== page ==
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Episode 7: Cloud Assumptions9:34 with James Churchill
In this episode, we talk with Scott Hanselman about the (often incorrect) assumptions that are made when developing and deploying web applications to the cloud.
Services and Products
- Data Center
- FTP (File Transfer Protocol)
- Multitier Architecture
- Server Farm
- Micro Services
- PaaS (Platform as a Service)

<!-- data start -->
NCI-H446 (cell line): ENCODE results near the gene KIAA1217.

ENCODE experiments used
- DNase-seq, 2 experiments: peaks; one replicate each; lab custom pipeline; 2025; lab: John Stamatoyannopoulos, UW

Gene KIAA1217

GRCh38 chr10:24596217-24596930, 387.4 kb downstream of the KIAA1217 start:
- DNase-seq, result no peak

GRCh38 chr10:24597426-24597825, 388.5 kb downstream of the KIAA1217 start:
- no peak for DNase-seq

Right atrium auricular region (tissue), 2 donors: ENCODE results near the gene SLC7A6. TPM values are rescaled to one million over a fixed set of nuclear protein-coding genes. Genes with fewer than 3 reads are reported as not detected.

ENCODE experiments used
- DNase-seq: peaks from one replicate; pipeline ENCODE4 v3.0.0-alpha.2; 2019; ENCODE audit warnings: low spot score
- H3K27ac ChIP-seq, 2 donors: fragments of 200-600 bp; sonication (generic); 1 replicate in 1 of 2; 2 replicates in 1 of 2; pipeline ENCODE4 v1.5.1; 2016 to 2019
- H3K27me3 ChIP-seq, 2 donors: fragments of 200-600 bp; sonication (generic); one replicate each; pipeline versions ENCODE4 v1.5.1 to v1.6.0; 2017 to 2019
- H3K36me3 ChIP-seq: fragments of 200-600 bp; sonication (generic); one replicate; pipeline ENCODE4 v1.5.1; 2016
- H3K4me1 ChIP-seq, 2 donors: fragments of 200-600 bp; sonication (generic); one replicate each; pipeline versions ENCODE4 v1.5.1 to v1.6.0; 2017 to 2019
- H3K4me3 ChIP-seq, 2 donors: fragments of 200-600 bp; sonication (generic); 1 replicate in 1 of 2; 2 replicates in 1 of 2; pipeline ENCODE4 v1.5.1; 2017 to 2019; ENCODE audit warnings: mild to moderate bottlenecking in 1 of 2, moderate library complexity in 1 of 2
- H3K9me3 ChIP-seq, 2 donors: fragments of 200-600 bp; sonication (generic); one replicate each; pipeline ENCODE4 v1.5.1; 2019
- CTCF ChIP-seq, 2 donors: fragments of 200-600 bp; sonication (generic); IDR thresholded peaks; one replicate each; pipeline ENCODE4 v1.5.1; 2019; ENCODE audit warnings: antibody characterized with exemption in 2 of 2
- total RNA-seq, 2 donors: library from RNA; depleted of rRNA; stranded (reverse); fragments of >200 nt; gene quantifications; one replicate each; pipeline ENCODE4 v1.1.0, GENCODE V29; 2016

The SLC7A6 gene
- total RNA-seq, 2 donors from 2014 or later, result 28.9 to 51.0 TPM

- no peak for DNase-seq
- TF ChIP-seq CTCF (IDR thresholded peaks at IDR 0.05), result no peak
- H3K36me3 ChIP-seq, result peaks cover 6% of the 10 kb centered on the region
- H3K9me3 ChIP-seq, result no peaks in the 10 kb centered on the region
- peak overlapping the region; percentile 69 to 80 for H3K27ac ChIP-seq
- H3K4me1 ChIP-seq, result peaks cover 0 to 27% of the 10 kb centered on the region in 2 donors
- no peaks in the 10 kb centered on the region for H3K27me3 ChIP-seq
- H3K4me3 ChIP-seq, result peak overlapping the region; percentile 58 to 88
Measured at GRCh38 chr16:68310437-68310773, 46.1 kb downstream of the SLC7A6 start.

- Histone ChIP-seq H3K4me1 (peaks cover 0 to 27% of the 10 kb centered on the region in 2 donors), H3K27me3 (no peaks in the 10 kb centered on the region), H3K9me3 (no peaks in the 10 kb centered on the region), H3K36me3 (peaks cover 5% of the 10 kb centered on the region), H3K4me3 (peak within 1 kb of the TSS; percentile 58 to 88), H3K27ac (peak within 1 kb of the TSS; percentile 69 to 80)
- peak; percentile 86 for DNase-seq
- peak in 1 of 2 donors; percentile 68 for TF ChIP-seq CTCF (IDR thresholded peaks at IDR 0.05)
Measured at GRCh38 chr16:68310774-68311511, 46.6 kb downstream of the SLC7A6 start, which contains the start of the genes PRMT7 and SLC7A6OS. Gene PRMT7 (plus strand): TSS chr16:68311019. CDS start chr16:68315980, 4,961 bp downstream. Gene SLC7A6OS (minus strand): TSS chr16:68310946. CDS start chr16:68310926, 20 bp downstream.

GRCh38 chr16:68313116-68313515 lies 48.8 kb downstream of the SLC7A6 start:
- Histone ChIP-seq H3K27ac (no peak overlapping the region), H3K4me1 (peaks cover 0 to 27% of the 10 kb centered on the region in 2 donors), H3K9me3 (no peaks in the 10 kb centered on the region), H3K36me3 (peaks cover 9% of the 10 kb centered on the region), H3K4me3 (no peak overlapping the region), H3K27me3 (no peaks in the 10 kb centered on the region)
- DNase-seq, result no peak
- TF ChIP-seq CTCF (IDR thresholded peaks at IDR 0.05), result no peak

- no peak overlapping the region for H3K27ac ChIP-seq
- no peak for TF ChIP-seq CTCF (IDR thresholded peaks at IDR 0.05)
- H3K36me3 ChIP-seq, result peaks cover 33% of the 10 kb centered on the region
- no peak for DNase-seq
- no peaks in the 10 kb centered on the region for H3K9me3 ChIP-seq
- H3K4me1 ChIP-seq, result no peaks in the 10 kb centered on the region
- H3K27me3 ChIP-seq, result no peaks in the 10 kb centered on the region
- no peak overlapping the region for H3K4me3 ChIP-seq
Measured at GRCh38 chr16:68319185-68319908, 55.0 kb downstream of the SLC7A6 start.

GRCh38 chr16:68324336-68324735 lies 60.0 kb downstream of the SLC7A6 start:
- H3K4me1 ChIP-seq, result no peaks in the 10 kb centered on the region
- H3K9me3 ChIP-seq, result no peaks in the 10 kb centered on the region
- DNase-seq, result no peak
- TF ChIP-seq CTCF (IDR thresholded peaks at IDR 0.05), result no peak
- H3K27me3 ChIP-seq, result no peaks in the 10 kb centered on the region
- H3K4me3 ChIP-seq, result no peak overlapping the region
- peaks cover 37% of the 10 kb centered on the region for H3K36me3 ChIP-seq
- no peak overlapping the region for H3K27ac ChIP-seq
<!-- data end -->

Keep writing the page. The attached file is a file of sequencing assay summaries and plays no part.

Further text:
Welcome to the Dev Team Show. 0:00 My name is James. 0:01 In this episode, we're gonna talk about cloud assumptions. 0:02 Joining me is Scott Hanselman. 0:06 Welcome to the show, Scott. 0:08 >> How is it going? 0:09 [MUSIC] 0:10 I'm very familiar with deploying a website, 0:14 hosting a website on a local server, pretty straightforward stuff. 0:17 Even like I would describe as commodity hosting. 0:22 Where I'd go buy some cheap hosting service, maybe that's $10 a month, right? 0:25 Deploy up there, very simple. 0:29 I can add a site, configure that site, 0:31 deploy my site up there, pretty simple stuff. 0:33 Very similar to what I did locally but cloud. 0:36 I created an Azure account, and now, I just kinda repeat and do the same thing. 0:40 Am I doing something wrong? 0:44 Am I missing kind of the point of why I would even be interested in 0:46 doing stuff up on Azure and doing cloud development? 0:50 >> Okay, so the word cloud is one of those words like containers, 0:55 where it's like it's fun to say, it feels good in your mouth. 0:58 Cloud, cloud, but, what does that mean? 1:01 Is cloud's what like younger people call hosting? 1:04 It's more than that. 1:07 I like to think about it in terms of what is virtual, and what is physical? 1:09 And what is elastic, and what is not? 1:12 So if I made a website on a machine or a Virtual Machine, 1:14 and I put it on a host, lower case h, or upper case H, it doesn't matter. 1:18 Some local inexpensive host, I could visit my computer. 1:23 I could go down, I could drive down to that host, and I could find that machine, 1:28 and I could say, show me my C drive, or show me my mount point. 1:31 Where's my site? 1:35 Well, it's on this spinning rushed 1:37 disc on this rack in this room with a wire that goes to the wall. 1:40 That's your computer. 1:44 That is hosting. 1:46 Sometimes in the old days, 1:47 you used to actually physically take your computer down there. 1:48 And you would literally be buying a slot in the rack. 1:51 >> Co-locating, yeah. 1:53 >> You would co-locate, right? 1:54 Then it got to the point where you just FTP your code, 1:56 you'd send your code up there. 1:59 But when you move into the cloud, if you treat the cloud as a host, 2:01 as a simple host, that is a rather naive. 2:06 And that's not meant to be a diminutive, it's just simply to be a descriptive word. 2:09 It's a naive way to think about hosting. 2:12 You can take a Virtual Machine, and do what's called lift and 2:14 shift, and move that into the cloud, and you go look, we're into the cloud. 2:17 When I move something over in the cloud though, and I treat the cloud as a host, 2:21 I'm missing out on the fact that it can be elastic. 2:25 It can scale in different directions, and 2:28 I'm also fooling myself in thinking I can visit it, okay? 2:30 We've gone into an entirely virtual world right now, okay? 2:34 So let's think about classic three tier architecture. 2:38 This was when a website, and a shopping cart, and a product catalog would 2:40 sit on top of some business objects that would then sit on top of a database. 2:45 >> Right. >> Again, 2:48 you could visit them all and you could go and put them somewhere. 2:49 And if someone were gonna upload information to that particular 2:51 application, maybe product images, you take those images and 2:54 then you put them on the disk, right? 2:58 And then what happens if there's now two web servers in that, 3:01 there's now a web farm? 3:04 Well, if I go and hit it, I'm gonna hit www1, and 3:06 then ww2, and I'll bounce back and forth. 3:08 Each time I upload my images, they might show up on a different disk. 3:12 So now, I have some scale problems, and I have an issue with what's called node 3:16 affinity, where I have an affinity with one node and that's where all of my thing 3:20 get uploaded to, and I have affinity with this node it gets uploaded to there. 3:24 So then I might make a shared disc, right, and then have a mapped drive. 3:27 But now, I've got three things, I've got two Virtual Machines and a disc. 3:32 Then I think, we'll maybe I'll put the files in the database. 3:35 Well, is that really where they belong. 3:38 Suddenly, you start getting into interesting problems of scale. 3:39 You can ask yourself, do I scale out more computers? 3:43 Or do I scale up, bigger, fancier computers? 3:47 If I simply move over into the cloud, and then try to solve those problems in those 3:50 ways, suddenly, I'm not really doing product catalog and 3:55 a shopping application anymore, now I'm doing kind of aministrivia. 3:59 Just administrative moving around of Virtual Machines. 4:03 It's the same problem I had before, except instead of moving 4:05 around physical machines, I'm moving around Virtual Machines. 4:08 What you wanna do is when you move over to the cloud, do your lift and shift. 4:11 It's okay to do that. 4:14 But then also think to yourself, how can I make my application cloud native? 4:15 So a cloud native application doesn't write to the disk, right? 4:21 It writes to some cloud based storage, whether it be Amazon S3, or 4:25 Azure storage, or some Mongo database out there in the world, or SQL Server. 4:29 Some mutable storage that is available to me via an API. 4:34 Someone goes and uploads an image, I never write to my local disk, I send it off into 4:40 Azure Document DB, or some where, or S3, or whatever, it's nondenominational. 4:45 These concepts are not specific to Microsoft Azure, or 4:50 Google Cloud, or Amazon. 4:52 These are, how to architect for the cloud. 4:55 Then I might wanna ask myself, well, how does this web server talk to these 4:57 business objects that then talk to the database? 5:01 >> Right, if I'm doing development locally, how does that change that, right? 5:03 I mean you're talking about not touching the disk anymore. 5:07 Do I just abstract that away, and 5:09 I am actually touching the disk when I'm developing locally? 5:11 Or is there some way of emulating that service locally? 5:14 >> It all depends on what you decide to chose. 5:16 So, for example, if it's Mongo, and that's gonna be your object store. 5:18 Then you're gonna run an instance of Mongo locally. 5:21 And then you can have one in the cloud, or use a third party like MLabs. 5:23 If you're doing something like Azure DocumentDB, 5:27 which is kind of like a JSON based document store. 5:29 You could have a local DocumentDB emulator. 5:33 If you're gonna talk to storage, Azure Storage or S3, 5:36 there's an Azure Storage Emulator. 5:39 So you can simulate your own internal Cloud. 5:41 But then you have to start thinking about decoupling. 5:45 Is the product catalog that receives these new product images going to just talk 5:47 directly to that? 5:52 Or is there gonna be an intermediary? 5:53 >> Right. 5:54 >> Then you wanna ask yourself, when parts of my site go down, 5:55 does it make the entire site go down, right? 5:58 Netflix is really great where if parts of Netflix goes down like adding a DVD to 6:01 your cart or searching for a movie, that doesn't make the movie stop playing, 6:06 like Netflix doesn't entirely go down. 6:11 One of the microservices within Netflix goes down. 6:13 So if I have a single virtual machine and it falls over my product catalog is gone, 6:15 my shopping cart is gone. 6:20 But if I had a shopping cart service, and an identity service, and 6:22 a checkout service, and taking money from the customer service, and 6:27 a product catalog service. 6:30 Can I architect my application where they are loosely coupled? 6:31 So that any one of those could go down, and the site wouldn't fall over. 6:34 >> Or you could even scale those independently of each other, right? 6:37 >> Exactly, exactly. 6:40 And then that allows you to then containerized those in the future. 6:41 So there's levels of increasing maturity. 6:45 Lift and shift is fine, but you don't wanna stick with that. 6:47 Start breaking things up into different Virtual Machines or Platform as a Service. 6:50 Platform as a Service is like where an Azure app service, or 6:55 an Azure website, sits on top of a Virtual Machine that I chose to ignore. 6:59 I know it exists, but I pretend that it doesn't exist. 7:04 Like at Heroku, or Google Cloud, they all have Virtual Machines, but 7:07 they hide them from us effectively. 7:11 So if you ask yourself as you decide to move your application into the cloud, 7:14 do I want to know, care, and love my Virtual Machines? 7:18 >> [LAUGH] >> Or 7:21 do I really just wanna borrow them, and not really think about them? 7:22 It's almost like pets for hire, like you can get a dog, but 7:26 you gotta keep it watered, and fed, and all that. 7:29 I don't have a dog, so I don't know how you have to water the dog. 7:30 But you know what I mean? Or 7:34 I can just borrow my brother's dog, and then I have a dog for hire, right? 7:34 So Virtual Machines are not necessarily a business I wanna be in. 7:38 The cloud has the ability to programmatically change to elastically 7:43 grow both horizontally, or scale out more Virtual Machines or up, make them bigger. 7:48 None of that is the same as a host where you can visit your hard drive. 7:54 >> Yeah. 7:58 So, if we start with the lifting and shift, Ship or shift? 7:59 >> Shift. >> Shift. 8:03 >> Lift a virtual machine and shift it to the cloud. 8:04 >> Right. 8:07 So, if you start with that, is there like a common path forward? 8:07 You pick some part of your application, say, we're gonna turn this into a service? 8:11 >> So if it's a web application, you wanna ask yourself, 8:15 can I pick it up off the Virtual Machine, and put the web component, 8:18 the page serving component, whether it's a node, or ASP.NET, or whatever. 8:22 Can I move that into a PaaS, or Platform as a Service, environment? 8:27 If I was picking up a blog that runs on a Virtual Machine, could I run that 8:32 in Azure App Service, or in Google Cloud, or in Amazon Lambda, or somewhere else? 8:36 >> You might leave the database behind. 8:40 >> And then later on, could I move the database somewhere else? 8:43 Then I could say, well, using the product catalog example, 8:45 could I somehow tease the product catalog and shopping cart separate? 8:48 >> Right. >> And have shopping cart dot my website 8:52 dot com? 8:55 >> So instead of thinking of these horizontal layers in your application, 8:55 you started thinking in vertical slices. 8:59 And think, well, maybe products. 9:02 >> In functional slices, yeah, exactly. 9:03 >> Cool [LAUGH]. 9:06 >> That's a way that I think about the cloud. 9:09 And I think that if you go out and explore those concepts, you'll be able to apply 9:10 them to your own applications as you explore your learning here. 9:14 >> All right, well, great. 9:16 Thanks for sharing that, Scott. 9:17 >> Thank you. 9:18 >> Be sure to check the notes that accompany this video for 9:19 links to additional resources. 9:21 Also, rate this video, let us know how we're doing. 9:23 Or if you have a topic that you'd like to see us talk about in the future, 9:25 tell us about that too. 9:28 See you next time. 9:30 [MUSIC] 9:31